Typically, Oncor’s emergency operation plans spread these outages across the service territory on a rotating basis. Due to this unique widespread power emergency however, ERCOT has directed Oncor to drop a record amount of load over a much longer period of time. Therefore, we have had to drop all available, non-critical load and regular rotations have often been prevented. These outages are absolutely critical for ensuring the integrity of the grid and preventing cascading impacts such as a blackout. We will continue to rotate outages where possible and aim to provide any temporary relief that we can for those who have been without power the longest as soon as enough generation is available.
Q: Why are some homes out for hours and others not at all?
Controlled outages can affect customers differently based on the load reduction required by ERCOT. For example, customers near critical facilities, or those in limited areas where rolling outages cannot take place to maintain grid stability, may not experience outages, while those farther from these facilities or areas may experience multiple outages for longer periods of time.
Additionally, in case there are instances of substantial generation drop, safeguards are built into our system that drop customer loads automatically to prevent cascading widespread outages, or ultimately a blackout. These are designed to be short term drops that are reset quicker than controlled outages to prepare for the next response opportunity. As these limited areas must be energized in order to provide this grid protection, it could affect you but not your neighbor. Keeping these limited areas energized also helps stabilize the system, so when controlled outages are done, we can more easily get everything reconnected and turned back on. These are diverse geographical areas across the grid, based solely on the mathematic and engineering needs of the electric system.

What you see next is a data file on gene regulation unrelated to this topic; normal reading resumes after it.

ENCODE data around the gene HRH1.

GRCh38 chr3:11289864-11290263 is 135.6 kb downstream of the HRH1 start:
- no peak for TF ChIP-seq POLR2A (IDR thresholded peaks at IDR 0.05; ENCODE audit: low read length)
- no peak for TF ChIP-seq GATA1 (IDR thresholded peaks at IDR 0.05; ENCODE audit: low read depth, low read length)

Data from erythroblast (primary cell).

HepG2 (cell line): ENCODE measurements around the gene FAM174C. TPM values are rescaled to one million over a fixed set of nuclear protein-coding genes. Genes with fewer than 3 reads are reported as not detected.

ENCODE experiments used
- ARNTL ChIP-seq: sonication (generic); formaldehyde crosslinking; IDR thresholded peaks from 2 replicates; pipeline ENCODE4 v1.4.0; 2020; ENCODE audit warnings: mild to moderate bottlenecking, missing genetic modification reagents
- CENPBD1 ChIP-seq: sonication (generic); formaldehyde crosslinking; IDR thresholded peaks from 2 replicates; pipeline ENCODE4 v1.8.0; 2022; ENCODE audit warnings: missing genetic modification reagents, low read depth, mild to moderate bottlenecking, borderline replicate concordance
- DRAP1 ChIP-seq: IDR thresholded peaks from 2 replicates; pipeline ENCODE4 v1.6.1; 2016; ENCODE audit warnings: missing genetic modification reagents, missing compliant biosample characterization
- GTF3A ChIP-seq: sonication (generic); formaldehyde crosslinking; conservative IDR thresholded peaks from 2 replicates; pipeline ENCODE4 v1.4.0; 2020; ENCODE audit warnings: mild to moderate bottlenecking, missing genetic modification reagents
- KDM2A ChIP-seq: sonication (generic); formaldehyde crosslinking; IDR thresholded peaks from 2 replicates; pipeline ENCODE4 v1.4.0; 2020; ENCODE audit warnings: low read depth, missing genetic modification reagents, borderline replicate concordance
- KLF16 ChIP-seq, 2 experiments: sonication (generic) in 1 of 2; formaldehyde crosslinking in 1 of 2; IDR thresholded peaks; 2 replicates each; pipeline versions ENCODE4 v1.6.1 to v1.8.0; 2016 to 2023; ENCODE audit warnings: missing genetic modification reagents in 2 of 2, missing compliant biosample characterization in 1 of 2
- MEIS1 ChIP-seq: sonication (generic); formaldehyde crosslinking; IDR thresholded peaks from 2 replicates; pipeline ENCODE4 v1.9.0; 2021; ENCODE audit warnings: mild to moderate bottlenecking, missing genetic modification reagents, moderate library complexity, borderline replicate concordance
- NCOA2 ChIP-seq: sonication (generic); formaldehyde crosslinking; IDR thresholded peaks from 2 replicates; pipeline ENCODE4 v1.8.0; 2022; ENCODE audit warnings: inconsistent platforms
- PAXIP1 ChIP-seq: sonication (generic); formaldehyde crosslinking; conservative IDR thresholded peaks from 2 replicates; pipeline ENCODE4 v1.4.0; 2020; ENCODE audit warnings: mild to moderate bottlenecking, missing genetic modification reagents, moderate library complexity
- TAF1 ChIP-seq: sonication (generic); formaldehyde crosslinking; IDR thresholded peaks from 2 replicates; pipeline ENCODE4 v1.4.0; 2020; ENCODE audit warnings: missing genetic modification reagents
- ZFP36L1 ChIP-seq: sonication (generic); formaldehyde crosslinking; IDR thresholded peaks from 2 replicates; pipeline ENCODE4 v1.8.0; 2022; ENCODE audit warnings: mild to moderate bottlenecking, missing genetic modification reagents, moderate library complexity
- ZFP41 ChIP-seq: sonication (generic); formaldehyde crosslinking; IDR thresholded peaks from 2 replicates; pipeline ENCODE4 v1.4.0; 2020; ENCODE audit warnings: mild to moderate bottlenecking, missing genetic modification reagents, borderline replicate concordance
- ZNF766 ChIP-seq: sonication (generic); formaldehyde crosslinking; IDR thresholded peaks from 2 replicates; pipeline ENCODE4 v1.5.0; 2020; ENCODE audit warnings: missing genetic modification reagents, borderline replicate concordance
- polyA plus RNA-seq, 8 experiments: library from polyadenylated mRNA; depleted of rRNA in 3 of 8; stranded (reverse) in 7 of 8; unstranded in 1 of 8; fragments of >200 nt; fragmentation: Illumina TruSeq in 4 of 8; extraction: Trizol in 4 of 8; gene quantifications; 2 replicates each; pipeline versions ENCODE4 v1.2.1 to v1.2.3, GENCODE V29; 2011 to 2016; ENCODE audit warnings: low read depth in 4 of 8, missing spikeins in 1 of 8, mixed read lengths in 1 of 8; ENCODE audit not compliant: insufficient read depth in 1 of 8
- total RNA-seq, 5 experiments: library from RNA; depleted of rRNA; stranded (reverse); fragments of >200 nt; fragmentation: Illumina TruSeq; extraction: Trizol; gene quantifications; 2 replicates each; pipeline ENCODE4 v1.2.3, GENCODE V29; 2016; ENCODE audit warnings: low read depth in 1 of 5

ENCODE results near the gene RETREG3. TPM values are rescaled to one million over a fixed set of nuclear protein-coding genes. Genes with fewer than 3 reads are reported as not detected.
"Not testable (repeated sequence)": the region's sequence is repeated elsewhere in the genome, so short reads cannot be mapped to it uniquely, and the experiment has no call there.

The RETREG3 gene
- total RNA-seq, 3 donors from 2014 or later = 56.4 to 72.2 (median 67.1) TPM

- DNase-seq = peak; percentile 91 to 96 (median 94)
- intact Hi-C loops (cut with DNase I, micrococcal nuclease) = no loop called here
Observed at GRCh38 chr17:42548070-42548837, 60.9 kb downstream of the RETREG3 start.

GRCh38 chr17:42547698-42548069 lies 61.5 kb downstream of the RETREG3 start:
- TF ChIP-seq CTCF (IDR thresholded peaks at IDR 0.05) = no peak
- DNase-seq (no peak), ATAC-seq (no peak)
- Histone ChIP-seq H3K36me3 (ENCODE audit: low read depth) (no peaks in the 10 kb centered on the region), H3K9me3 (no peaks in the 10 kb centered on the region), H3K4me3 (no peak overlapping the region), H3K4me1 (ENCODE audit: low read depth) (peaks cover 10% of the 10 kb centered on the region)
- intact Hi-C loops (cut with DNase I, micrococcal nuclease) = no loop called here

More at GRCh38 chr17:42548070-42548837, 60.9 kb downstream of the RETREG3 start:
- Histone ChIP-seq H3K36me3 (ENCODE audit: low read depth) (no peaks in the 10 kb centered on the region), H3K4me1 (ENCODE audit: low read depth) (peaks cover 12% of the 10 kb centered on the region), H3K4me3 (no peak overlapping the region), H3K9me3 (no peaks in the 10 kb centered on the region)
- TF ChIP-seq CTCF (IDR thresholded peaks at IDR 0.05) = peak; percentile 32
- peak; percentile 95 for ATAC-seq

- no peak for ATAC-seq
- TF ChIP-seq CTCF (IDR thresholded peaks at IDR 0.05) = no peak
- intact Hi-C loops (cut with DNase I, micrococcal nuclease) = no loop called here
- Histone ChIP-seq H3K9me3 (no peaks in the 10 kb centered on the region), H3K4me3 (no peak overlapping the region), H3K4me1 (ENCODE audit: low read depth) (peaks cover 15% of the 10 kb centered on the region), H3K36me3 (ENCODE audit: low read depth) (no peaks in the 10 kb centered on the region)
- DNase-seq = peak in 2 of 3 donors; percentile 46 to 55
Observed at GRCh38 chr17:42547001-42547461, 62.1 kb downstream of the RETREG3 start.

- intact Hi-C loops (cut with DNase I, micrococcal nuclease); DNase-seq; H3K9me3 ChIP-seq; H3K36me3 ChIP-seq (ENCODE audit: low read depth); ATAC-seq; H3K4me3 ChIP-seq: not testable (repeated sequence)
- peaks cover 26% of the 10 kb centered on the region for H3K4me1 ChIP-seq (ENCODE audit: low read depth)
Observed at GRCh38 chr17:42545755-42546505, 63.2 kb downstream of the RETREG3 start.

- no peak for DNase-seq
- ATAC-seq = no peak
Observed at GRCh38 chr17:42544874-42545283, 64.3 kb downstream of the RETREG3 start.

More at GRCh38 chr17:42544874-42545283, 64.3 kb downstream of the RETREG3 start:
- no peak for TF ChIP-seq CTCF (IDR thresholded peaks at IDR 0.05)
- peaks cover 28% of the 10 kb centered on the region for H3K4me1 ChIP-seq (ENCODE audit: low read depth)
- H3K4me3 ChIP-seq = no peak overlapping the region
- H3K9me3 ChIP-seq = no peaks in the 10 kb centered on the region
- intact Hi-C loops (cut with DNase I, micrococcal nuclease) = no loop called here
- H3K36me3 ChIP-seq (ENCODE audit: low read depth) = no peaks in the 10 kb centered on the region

Lastly, while these controlled outages were intended to roll throughout the service territory, the high amount of load dropped from the grid prevented us and other utilities from performing regular rotations, leading to extended periods without power for many of our customers. We continue to strive toward providing any temporary relief that we can for those who have been without power the longest as soon as enough generation is available.
Outages due to storm damage also affect different customers in different ways. A downed power line might affect your home but again, not your neighbor.
Q: When will my power be restored?
For controlled outages: ERCOT has been unable to predict when more generation will be available and when there will be enough electric supply to meet customer demand. We are doing all we can to ensure Oncor will be prepared to safely deliver electricity to our customers as soon as ERCOT allows.
For winter storm damage: Our crews and out of state mutual assistance contractors are now actively engaged in restoration efforts. Continued winter impacts such as extreme cold, treacherous road conditions and ice buildup may impact progress. However, these personnel are well experienced in working in extreme weather conditions and will be working around the clock to assess damages, clear debris and repair damaged equipment. Even then, power from ERCOT must be available for us to reenergize your home or business.
The bottom line: Because ERCOT cannot yet tell us when power will be available, we continue asking all Oncor customers to be prepared to be without power for an extended period of time.
Q: When will power generation plants come back on-line?
Oncor does not own or operate generation facilities. The current cold weather has caused many of these generators to shut down and ERCOT has not told us when to expect them back on-line. We continue to strive toward providing any temporary relief that we can for those who have been without power the longest as soon as enough generation is available.
Headquartered in Dallas, Oncor Electric Delivery Company LLC is a regulated electricity distribution and transmission business that uses superior asset management skills to provide reliable electricity delivery to consumers. Oncor (together with its subsidiaries) operates the largest distribution and transmission system in Texas, delivering power to more than 3.7 million homes and businesses and operating more than 139,000 miles of transmission and distribution lines in Texas. While Oncor is owned by two investors (indirect majority owner, Sempra Energy, and minority owner, Texas Transmission Investment LLC), Oncor is managed by its Board of Directors, which is comprised of a majority of disinterested directors.
We will provide further updates as they become available.
Atmos Energy Fev 16th Press Release stresses an “Urgent Need to Conserve Energy.”
✔ refrain from using large appliances
Thank you for your patience and understanding as we make it through this historic winter weather event together.
For more information on energy conservation, visit thewire.oncor.com